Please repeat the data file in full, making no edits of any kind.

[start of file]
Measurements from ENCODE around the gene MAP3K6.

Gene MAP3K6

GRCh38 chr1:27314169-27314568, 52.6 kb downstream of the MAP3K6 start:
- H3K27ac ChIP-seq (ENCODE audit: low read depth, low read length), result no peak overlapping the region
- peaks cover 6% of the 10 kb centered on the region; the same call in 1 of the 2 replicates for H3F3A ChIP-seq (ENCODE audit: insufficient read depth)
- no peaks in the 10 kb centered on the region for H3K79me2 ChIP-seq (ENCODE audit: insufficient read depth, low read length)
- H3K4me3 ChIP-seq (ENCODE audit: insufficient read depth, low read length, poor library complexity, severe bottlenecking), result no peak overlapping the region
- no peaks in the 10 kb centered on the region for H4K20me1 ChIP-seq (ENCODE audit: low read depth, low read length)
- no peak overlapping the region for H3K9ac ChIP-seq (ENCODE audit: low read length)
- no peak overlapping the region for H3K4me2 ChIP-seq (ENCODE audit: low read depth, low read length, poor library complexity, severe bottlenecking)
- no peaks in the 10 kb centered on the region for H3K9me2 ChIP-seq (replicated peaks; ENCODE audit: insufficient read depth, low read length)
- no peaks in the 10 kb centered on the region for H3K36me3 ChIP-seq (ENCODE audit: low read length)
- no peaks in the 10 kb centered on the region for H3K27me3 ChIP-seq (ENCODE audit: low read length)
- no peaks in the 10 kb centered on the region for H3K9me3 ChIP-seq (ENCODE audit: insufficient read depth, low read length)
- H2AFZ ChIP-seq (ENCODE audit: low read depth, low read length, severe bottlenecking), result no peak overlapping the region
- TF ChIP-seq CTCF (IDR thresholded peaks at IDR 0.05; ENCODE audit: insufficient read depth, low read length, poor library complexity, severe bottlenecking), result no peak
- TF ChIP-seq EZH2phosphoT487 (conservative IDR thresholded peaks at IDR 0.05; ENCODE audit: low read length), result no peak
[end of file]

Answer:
Measurements from ENCODE around the gene MAP3K6.

Gene MAP3K6

GRCh38 chr1:27314169-27314568, 52.6 kb downstream of the MAP3K6 start:
- H3K27ac ChIP-seq (ENCODE audit: low read depth, low read length), result no peak overlapping the region
- peaks cover 6% of the 10 kb centered on the region; the same call in 1 of the 2 replicates for H3F3A ChIP-seq (ENCODE audit: insufficient read depth)
- no peaks in the 10 kb centered on the region for H3K79me2 ChIP-seq (ENCODE audit: insufficient read depth, low read length)
- H3K4me3 ChIP-seq (ENCODE audit: insufficient read depth, low read length, poor library complexity, severe bottlenecking), result no peak overlapping the region
- no peaks in the 10 kb centered on the region for H4K20me1 ChIP-seq (ENCODE audit: low read depth, low read length)
- no peak overlapping the region for H3K9ac ChIP-seq (ENCODE audit: low read length)
- no peak overlapping the region for H3K4me2 ChIP-seq (ENCODE audit: low read depth, low read length, poor library complexity, severe bottlenecking)
- no peaks in the 10 kb centered on the region for H3K9me2 ChIP-seq (replicated peaks; ENCODE audit: insufficient read depth, low read length)
- no peaks in the 10 kb centered on the region for H3K36me3 ChIP-seq (ENCODE audit: low read length)
- no peaks in the 10 kb centered on the region for H3K27me3 ChIP-seq (ENCODE audit: low read length)
- no peaks in the 10 kb centered on the region for H3K9me3 ChIP-seq (ENCODE audit: insufficient read depth, low read length)
- H2AFZ ChIP-seq (ENCODE audit: low read depth, low read length, severe bottlenecking), result no peak overlapping the region
- TF ChIP-seq CTCF (IDR thresholded peaks at IDR 0.05; ENCODE audit: insufficient read depth, low read length, poor library complexity, severe bottlenecking), result no peak
- TF ChIP-seq EZH2phosphoT487 (conservative IDR thresholded peaks at IDR 0.05; ENCODE audit: low read length), result no peak